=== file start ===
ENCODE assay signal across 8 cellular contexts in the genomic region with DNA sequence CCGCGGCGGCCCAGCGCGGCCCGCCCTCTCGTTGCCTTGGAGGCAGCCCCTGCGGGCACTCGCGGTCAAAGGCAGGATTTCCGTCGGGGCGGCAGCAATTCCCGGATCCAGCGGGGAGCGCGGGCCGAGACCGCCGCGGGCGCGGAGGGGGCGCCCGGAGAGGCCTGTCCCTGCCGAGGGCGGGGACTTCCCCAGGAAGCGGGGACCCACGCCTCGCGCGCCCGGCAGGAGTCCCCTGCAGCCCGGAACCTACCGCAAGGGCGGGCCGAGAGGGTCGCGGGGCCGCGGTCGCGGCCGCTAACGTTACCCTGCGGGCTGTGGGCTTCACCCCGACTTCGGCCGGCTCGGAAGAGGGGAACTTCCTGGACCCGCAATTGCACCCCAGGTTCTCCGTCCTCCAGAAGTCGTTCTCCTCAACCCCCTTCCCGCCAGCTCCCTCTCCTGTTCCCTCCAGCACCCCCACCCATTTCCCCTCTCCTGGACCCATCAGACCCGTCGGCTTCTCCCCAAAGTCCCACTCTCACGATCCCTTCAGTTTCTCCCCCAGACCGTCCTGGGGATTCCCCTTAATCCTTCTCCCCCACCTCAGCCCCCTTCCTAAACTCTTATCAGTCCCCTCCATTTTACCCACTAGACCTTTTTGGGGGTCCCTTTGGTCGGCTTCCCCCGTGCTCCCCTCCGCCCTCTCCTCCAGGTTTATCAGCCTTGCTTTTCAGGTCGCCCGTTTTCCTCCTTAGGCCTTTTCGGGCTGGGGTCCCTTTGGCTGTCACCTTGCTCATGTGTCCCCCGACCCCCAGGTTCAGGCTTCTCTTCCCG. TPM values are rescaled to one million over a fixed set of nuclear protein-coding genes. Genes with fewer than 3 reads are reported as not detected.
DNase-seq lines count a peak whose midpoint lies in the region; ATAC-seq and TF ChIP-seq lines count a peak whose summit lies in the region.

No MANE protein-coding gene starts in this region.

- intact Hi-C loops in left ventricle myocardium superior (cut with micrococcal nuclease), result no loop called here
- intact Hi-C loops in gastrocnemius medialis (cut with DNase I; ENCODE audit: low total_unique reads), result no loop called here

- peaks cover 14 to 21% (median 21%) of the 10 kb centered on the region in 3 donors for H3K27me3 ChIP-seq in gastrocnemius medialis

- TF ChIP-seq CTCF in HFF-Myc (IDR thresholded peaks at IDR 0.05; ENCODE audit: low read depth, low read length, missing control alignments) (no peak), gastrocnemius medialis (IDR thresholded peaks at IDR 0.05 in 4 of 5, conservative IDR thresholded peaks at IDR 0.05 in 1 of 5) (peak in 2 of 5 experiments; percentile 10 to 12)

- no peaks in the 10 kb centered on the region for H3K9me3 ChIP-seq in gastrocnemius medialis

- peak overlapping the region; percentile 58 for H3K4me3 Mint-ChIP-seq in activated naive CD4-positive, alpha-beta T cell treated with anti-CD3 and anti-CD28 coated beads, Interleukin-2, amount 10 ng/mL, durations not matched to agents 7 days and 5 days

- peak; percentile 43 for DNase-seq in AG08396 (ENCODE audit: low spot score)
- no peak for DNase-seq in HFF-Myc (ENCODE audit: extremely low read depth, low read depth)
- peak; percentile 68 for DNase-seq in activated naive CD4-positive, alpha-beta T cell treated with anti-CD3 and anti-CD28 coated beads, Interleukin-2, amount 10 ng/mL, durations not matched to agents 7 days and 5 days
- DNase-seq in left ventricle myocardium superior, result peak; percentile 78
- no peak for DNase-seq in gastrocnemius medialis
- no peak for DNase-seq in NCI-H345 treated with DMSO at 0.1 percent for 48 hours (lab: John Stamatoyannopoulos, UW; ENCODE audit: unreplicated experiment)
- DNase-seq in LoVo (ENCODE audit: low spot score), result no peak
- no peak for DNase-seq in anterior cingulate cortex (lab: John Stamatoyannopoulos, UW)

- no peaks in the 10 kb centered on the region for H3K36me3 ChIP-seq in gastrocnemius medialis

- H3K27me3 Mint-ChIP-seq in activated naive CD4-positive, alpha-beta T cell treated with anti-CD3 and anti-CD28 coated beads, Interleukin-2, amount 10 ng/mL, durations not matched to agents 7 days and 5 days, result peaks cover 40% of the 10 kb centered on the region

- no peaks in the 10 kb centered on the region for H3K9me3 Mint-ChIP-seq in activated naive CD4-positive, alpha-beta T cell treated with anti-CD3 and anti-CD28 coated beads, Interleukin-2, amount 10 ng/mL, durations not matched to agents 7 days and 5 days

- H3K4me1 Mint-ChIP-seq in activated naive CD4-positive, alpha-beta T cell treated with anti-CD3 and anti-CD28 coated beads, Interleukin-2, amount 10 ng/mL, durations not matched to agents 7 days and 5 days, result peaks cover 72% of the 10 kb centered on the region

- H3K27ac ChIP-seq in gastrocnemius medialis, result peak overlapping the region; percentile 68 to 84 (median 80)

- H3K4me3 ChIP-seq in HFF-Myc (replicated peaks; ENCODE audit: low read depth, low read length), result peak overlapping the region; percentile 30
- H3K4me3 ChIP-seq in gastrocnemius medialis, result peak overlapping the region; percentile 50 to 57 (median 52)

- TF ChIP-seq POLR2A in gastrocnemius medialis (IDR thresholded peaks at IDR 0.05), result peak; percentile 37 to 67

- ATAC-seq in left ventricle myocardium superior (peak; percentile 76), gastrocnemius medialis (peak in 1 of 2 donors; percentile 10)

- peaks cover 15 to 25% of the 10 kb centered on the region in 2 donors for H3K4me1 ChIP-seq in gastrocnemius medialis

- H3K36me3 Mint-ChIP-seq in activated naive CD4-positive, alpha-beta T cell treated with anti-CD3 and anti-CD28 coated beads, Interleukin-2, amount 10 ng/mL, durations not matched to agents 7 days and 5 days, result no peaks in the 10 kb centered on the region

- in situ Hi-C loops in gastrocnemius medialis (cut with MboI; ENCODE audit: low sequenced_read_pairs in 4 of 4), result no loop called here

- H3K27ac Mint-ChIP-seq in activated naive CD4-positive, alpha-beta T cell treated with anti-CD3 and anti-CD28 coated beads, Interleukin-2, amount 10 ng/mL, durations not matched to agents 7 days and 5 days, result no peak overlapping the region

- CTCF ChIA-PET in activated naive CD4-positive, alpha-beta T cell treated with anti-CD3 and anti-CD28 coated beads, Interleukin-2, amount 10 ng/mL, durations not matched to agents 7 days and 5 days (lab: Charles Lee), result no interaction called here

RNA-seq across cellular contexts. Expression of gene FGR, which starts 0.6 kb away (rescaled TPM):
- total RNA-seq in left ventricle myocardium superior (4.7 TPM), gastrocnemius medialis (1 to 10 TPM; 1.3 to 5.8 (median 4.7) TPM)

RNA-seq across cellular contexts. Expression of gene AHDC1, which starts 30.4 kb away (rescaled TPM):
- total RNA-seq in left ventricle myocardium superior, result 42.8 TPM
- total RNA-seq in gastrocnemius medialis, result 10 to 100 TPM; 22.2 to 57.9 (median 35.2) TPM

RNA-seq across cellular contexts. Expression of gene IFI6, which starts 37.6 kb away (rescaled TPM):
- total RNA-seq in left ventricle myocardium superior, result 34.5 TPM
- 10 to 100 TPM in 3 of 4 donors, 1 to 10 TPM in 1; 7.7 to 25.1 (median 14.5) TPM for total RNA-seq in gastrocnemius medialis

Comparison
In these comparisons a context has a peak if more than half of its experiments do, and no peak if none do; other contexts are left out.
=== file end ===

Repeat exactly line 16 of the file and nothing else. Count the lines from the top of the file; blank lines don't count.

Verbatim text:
- DNase-seq in LoVo (ENCODE audit: low spot score), result no peak